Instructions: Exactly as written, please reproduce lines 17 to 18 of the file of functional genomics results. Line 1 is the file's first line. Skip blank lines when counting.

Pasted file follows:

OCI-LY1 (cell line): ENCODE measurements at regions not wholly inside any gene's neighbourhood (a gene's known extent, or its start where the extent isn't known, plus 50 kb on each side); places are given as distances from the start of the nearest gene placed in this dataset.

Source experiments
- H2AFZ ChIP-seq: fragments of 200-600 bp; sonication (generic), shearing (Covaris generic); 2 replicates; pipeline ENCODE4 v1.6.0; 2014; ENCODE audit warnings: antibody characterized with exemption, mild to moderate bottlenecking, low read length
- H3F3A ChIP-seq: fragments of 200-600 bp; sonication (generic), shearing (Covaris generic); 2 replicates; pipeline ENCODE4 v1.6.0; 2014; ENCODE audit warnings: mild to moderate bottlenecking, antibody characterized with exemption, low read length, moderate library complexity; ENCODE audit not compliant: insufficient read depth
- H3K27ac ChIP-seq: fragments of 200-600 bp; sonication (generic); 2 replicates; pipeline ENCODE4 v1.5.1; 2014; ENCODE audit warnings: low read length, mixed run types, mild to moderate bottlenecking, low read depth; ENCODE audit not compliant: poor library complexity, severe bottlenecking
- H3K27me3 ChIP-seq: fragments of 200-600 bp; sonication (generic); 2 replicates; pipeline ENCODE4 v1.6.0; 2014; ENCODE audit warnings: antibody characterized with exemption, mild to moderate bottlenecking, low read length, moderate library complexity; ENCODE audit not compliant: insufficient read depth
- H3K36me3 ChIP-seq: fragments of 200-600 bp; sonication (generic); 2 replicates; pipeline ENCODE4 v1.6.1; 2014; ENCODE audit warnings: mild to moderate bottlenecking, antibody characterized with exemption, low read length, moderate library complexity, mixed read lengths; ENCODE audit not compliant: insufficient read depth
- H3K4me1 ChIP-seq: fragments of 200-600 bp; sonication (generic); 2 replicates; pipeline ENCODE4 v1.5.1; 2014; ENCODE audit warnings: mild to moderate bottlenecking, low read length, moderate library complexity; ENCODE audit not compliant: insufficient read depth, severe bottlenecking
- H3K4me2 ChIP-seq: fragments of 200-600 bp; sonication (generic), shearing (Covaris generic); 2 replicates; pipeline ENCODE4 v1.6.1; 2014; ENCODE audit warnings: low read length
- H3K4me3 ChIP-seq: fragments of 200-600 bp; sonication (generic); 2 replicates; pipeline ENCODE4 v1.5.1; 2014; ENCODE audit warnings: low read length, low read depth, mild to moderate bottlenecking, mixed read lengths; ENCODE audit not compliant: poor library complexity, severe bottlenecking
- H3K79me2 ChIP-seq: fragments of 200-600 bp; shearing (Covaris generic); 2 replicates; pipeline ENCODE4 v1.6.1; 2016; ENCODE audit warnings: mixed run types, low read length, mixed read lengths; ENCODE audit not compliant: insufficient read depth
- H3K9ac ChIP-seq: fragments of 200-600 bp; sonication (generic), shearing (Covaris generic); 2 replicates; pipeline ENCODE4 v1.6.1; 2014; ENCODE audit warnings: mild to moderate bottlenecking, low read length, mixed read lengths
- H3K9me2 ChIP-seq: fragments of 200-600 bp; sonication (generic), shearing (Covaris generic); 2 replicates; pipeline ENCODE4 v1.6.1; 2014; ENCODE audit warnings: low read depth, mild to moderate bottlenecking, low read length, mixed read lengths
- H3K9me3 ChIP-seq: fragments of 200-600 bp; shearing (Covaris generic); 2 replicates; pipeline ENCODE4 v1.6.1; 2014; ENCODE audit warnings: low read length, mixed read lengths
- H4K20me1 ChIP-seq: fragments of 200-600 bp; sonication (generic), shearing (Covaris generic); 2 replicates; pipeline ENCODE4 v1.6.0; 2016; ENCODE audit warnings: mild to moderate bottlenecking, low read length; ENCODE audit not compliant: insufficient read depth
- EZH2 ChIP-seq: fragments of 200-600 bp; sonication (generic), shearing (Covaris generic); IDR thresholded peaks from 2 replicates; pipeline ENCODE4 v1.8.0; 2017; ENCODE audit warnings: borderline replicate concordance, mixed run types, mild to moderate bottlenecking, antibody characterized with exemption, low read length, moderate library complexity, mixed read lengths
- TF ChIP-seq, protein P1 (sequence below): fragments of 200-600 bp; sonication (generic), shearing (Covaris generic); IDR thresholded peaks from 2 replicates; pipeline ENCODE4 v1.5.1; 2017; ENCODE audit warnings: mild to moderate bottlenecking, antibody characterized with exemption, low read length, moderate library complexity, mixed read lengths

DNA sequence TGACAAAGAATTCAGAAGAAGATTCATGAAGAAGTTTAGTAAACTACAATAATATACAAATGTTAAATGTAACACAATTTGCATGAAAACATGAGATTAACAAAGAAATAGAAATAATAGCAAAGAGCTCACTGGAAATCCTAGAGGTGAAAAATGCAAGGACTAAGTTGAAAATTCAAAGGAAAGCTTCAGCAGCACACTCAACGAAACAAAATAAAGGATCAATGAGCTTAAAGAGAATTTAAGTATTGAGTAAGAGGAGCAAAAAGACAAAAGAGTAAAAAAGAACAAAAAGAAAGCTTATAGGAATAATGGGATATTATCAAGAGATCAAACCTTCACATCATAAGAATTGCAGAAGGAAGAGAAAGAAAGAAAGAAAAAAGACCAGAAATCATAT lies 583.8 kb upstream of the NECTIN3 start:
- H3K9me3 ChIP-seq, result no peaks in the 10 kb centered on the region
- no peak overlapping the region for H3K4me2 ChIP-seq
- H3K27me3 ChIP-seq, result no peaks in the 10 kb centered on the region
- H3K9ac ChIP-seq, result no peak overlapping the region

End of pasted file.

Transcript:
- TF ChIP-seq, protein P1 (sequence below): fragments of 200-600 bp; sonication (generic), shearing (Covaris generic); IDR thresholded peaks from 2 replicates; pipeline ENCODE4 v1.5.1; 2017; ENCODE audit warnings: mild to moderate bottlenecking, antibody characterized with exemption, low read length, moderate library complexity, mixed read lengths

DNA sequence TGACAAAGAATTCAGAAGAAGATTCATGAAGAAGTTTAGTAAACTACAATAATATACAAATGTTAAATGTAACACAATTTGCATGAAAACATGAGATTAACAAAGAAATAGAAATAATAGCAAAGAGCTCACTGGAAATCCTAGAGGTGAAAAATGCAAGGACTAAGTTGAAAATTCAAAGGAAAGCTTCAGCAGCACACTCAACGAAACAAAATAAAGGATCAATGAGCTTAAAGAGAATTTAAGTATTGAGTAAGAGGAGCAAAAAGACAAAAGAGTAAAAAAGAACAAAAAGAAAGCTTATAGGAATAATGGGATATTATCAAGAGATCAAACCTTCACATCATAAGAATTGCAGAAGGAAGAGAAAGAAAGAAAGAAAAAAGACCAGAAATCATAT lies 583.8 kb upstream of the NECTIN3 start: